Figure 9. Global distributions of the accessory pigment to chlorophyll a ratios: ratio of concentrations of chlorophyll b (Chl-b/Chl-a), chlorophyll c (Chl-c/Chl-a), photoprotective carotenoids (PPC/Chl-a), and photosynthetic carotenoids to chlorophyll a (PSC/Chl-a).
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Table 1. Datasets, time, variables, size and their usages in this study. Cpigs: pigment concentrations, N: the number of samples, NA: not applicable.
Table 1. Datasets, time, variables, size and their usages in this study. Cpigs: pigment concentrations, N: the number of samples, NA: not applicable.
Datasets/CruisesTimeSize (N)MeasurementsChl-a (mg∙m−3)Usage
SeaBASS2001–20121619aph(λ)NAGaussian curves
1991–2007430aph(λ), HPLC0.02–13.2aGau(λ) vs. Cpigs relationships
IOCCGNA500Rrs(λ), aph(λ), adg(λ), bbp(λ)0.03–30aGau(λ) and Cpigs validation
Tara Oceans expedition2010–201223Rrs(λ), aph(λ), HPLC0.02–0.95
VIIRS cal/val2014–201521Rrs(λ), aph(λ), HPLC0.15–1.5
BIOSOPE200431Rrs(λ), aph(λ), HPLC0.00036–3.06
BATS2002–2012148HPLC0.002–0.486Cpigs variation
MERIS2002–2012148Rrs(λ)0.037–0.325
Table 2. The 12 Gaussian curves corresponding to the phytoplankton pigment absorption coefficients, with Peak_loc as the center location of each pigment absorption peak and width as the full width at half maximum (FWHM). The relationships indicate the power-law relationships used to estimate the Gaussian peak amplitudes from the two independent variables: x1: aGau(434) and x2: aGau(492). Chl-a: chlorophyll a, Chl-b: chlorophyll b, Chl-c: chlorophyll c, PPC: photo-protective carotenoids, PSC: photosynthetic carotenoids, PE: phycoerythrin and PC: phycocyanin.
Table 2. The 12 Gaussian curves corresponding to the phytoplankton pigment absorption coefficients, with Peak_loc as the center location of each pigment absorption peak and width as the full width at half maximum (FWHM). The relationships indicate the power-law relationships used to estimate the Gaussian peak amplitudes from the two independent variables: x1: aGau(434) and x2: aGau(492). Chl-a: chlorophyll a, Chl-b: chlorophyll b, Chl-c: chlorophyll c, PPC: photo-protective carotenoids, PSC: photosynthetic carotenoids, PE: phycoerythrin and PC: phycocyanin.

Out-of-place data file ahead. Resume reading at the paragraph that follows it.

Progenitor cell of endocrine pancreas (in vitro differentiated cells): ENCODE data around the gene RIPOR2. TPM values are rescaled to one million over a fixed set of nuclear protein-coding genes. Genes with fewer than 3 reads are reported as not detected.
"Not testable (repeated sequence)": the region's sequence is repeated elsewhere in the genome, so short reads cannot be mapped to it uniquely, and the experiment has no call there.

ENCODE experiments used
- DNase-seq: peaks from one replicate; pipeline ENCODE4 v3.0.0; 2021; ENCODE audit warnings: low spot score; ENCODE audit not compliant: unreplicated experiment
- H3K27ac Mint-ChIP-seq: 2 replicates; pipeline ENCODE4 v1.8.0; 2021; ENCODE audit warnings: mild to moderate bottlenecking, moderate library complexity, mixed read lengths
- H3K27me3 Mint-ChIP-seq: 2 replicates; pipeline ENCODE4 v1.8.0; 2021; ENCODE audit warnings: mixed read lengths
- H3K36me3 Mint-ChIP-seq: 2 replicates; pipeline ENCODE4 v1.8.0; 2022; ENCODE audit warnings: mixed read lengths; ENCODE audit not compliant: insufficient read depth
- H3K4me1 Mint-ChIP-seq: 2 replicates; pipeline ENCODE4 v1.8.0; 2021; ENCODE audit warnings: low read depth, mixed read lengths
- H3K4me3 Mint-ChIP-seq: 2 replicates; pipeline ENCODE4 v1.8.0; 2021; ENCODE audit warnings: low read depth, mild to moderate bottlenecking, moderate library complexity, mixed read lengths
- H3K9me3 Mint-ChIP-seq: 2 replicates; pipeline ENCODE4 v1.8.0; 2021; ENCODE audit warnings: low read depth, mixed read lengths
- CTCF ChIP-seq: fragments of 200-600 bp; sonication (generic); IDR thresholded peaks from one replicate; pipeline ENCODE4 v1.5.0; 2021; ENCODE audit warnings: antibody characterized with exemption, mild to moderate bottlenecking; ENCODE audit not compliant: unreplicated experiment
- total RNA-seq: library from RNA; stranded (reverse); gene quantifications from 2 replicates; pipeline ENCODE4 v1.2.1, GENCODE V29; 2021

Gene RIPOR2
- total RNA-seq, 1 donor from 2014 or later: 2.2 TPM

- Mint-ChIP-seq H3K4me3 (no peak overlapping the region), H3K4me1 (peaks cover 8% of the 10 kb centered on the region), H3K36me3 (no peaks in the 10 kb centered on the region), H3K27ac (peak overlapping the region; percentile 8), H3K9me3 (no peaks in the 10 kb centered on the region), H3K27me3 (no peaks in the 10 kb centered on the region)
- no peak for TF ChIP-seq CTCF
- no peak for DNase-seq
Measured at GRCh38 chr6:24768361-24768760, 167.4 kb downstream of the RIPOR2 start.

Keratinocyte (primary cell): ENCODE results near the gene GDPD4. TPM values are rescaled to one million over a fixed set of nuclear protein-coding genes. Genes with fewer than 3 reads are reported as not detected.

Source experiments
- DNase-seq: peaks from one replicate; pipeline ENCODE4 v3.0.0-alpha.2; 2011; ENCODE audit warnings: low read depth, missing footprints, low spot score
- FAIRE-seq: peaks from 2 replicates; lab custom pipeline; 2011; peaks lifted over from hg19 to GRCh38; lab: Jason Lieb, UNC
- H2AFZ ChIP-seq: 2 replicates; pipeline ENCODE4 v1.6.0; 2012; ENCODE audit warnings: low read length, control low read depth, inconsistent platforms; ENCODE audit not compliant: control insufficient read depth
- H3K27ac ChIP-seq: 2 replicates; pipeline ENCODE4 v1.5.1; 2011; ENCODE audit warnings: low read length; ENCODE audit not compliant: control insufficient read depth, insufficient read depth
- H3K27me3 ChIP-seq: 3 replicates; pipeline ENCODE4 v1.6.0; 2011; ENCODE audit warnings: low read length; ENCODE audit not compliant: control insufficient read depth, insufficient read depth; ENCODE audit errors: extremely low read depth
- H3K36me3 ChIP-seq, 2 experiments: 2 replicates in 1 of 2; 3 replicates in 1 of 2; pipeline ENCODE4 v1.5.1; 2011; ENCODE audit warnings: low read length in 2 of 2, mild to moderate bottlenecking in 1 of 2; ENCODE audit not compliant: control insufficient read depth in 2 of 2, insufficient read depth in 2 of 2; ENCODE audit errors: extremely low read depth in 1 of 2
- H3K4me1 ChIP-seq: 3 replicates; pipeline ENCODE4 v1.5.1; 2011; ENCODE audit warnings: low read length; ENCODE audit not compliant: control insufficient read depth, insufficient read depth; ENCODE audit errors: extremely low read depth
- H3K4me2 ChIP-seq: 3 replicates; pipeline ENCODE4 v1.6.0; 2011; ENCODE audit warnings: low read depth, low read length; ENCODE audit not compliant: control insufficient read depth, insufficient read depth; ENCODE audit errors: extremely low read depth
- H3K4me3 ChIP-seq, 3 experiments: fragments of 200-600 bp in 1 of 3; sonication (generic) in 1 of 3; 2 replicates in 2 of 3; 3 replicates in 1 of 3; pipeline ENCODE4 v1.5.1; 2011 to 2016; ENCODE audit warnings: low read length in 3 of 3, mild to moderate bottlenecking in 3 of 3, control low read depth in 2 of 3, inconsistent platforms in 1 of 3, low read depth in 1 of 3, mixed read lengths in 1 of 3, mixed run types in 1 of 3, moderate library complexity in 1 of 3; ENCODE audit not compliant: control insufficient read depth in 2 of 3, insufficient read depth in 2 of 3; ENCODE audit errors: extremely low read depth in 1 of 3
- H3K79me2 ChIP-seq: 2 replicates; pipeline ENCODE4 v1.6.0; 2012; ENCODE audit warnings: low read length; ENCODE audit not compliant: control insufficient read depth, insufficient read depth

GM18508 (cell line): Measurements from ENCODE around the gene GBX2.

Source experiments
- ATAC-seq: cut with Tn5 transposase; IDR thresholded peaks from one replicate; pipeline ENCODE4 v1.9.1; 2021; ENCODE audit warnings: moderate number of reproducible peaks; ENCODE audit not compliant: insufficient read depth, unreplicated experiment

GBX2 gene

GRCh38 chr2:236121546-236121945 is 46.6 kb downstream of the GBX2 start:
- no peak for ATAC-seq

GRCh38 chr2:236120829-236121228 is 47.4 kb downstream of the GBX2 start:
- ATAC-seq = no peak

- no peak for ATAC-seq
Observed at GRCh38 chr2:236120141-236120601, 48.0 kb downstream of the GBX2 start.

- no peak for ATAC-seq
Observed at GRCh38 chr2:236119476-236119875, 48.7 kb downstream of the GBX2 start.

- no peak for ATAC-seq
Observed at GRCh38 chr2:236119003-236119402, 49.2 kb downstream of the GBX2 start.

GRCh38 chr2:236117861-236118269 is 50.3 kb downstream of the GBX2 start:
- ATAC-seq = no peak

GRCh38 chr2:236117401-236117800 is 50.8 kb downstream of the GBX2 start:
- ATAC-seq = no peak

PeakPigmentsPeak_loc (nm)Width(FWHM) (nm)RelationshipsR2
1Chl-a406161.13x11.010.98
2Chl-a43412x1--
3Chl-c453120.60x10.950.99
4Chl-b470130.51x10.970.98
5PPC49216x2--
6PSC523140.87x21.170.99
7PE550140.79x21.270.96
8Chl-c584160.40x21.170.96
9PC617130.34x11.140.93
10Chl-c638110.47x21.190.96
11Chl-b660110.30x21.110.94
12Chl-a675100.86x11.110.98
Table 3. The p-value and R2 from the t-statistics, with aGau(λ) at 12 different wavelengths: 406, 434, 453, 470, 492, 523, 550, 584, 617, 638, 660, and 675 nm, and Chl-a: chlorophyll a, Chl-b: chlorophyll b, Chl-c: chlorophyll c, PPC: photo-protective carotenoids, PSC: photosynthetic carotenoids.
Table 3. The p-value and R2 from the t-statistics, with aGau(λ) at 12 different wavelengths: 406, 434, 453, 470, 492, 523, 550, 584, 617, 638, 660, and 675 nm, and Chl-a: chlorophyll a, Chl-b: chlorophyll b, Chl-c: chlorophyll c, PPC: photo-protective carotenoids, PSC: photosynthetic carotenoids.
p-ValuePeak 406Peak 434Peak 453Peak 470Peak 492Peak 523Peak 550Peak 584Peak 617Peak 638Peak 660Peak 675
Chl-a0.010.000.00 0.010.030.000.000.000.000.00
Chl-b 0.03 0.00
Chl-c 0.040.03 0.000.04
PPC0.00 0.000.000.00
PSC 0.000.020.01
R20.800.870.830.870.830.780.640.680.760.730.810.91
Table 4. Parameters for estimation of pigment concentrations: the pigment-specific aGau(λ), coefficients and R2. Chl-a: chlorophyll a, Chl-b: chlorophyll b, Chl-c: chlorophyll c, PPC: photo-protective carotenoids, PSC: photosynthetic carotenoids.
Table 4. Parameters for estimation of pigment concentrations: the pigment-specific aGau(λ), coefficients and R2. Chl-a: chlorophyll a, Chl-b: chlorophyll b, Chl-c: chlorophyll c, PPC: photo-protective carotenoids, PSC: photosynthetic carotenoids.
PigmentsaGau(λ)Parameters (a0, a1, …, ai)R2
Chl-a6751.804, 0.9750.89
Chl-b434, 453, 470−0.066, 2.470, −3.073, 1.3790.72
Chl-c470, 492, 523, 6751.334, 2.022, −3.125, 0.745, 1.1190.83
PPC453, 4700.734, 1.311, −0.4160.76
PSC470, 492, 5231.67, 3.034, −2.670, 0.7250.84
Table 5. Mean (Mea.) and median (Med.) of the unbiased percentage errors for aGau(λ) retrieval from Rrs(λ) for different datasets.
Table 5. Mean (Mea.) and median (Med.) of the unbiased percentage errors for aGau(λ) retrieval from Rrs(λ) for different datasets.
Peak CenterIOCCGTara OceansBIOSOPEVIIRS Cruises
Mea.Med.Mea.Med.Mea.Med.Mea.Med.
4064545342734282820
4343736342826252813
4534749282423182715
4703534292530273118
4923431262122182918
5234434382834294844
5504535534137344135
5845548483738365357
6175145473836293740
6385442666841354135
6605248352332294334
6754640302660563221